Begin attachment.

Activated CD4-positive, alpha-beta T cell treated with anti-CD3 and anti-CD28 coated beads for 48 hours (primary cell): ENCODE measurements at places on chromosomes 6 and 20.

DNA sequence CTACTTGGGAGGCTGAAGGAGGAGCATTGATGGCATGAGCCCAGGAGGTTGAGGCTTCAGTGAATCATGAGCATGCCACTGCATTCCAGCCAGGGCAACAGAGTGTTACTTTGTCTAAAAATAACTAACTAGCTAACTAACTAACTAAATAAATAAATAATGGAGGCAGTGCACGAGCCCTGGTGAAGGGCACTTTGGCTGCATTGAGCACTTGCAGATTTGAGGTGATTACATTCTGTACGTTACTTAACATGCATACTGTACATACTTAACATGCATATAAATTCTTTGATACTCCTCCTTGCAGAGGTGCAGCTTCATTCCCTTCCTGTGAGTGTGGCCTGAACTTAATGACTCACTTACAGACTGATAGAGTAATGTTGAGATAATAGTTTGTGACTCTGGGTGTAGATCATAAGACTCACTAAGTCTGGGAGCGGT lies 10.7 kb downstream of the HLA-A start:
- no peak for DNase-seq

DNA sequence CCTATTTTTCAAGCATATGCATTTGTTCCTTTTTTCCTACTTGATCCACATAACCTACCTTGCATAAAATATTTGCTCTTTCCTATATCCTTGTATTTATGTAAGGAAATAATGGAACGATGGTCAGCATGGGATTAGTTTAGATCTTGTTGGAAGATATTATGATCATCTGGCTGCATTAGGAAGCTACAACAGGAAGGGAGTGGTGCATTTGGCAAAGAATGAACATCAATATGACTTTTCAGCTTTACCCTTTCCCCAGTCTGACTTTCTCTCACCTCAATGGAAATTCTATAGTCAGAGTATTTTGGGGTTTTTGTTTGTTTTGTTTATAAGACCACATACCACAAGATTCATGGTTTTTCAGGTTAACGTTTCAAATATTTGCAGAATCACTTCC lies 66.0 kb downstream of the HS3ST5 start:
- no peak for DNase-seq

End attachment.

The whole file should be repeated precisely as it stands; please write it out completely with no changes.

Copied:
Activated CD4-positive, alpha-beta T cell treated with anti-CD3 and anti-CD28 coated beads for 48 hours (primary cell): ENCODE measurements at places on chromosomes 6 and 20.

DNA sequence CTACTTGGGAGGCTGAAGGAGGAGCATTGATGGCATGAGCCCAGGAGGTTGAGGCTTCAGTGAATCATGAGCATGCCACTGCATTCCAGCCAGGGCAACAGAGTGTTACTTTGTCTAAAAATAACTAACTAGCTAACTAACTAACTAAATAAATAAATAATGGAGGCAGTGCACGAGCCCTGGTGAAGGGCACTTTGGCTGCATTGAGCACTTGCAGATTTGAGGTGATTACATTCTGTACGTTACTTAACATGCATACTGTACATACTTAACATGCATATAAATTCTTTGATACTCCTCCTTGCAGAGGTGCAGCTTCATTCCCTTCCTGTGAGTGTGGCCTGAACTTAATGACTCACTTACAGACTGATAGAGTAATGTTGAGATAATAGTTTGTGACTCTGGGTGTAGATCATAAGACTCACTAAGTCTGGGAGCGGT lies 10.7 kb downstream of the HLA-A start:
- no peak for DNase-seq

DNA sequence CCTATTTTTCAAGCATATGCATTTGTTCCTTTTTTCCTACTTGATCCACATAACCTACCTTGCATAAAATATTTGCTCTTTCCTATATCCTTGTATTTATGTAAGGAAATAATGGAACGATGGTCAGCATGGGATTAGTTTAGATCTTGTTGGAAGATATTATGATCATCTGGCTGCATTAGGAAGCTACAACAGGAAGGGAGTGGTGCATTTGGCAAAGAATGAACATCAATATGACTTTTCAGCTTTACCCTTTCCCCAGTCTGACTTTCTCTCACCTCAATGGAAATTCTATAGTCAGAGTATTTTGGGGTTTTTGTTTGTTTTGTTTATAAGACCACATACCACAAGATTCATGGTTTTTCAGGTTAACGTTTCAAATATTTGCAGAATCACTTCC lies 66.0 kb downstream of the HS3ST5 start:
- no peak for DNase-seq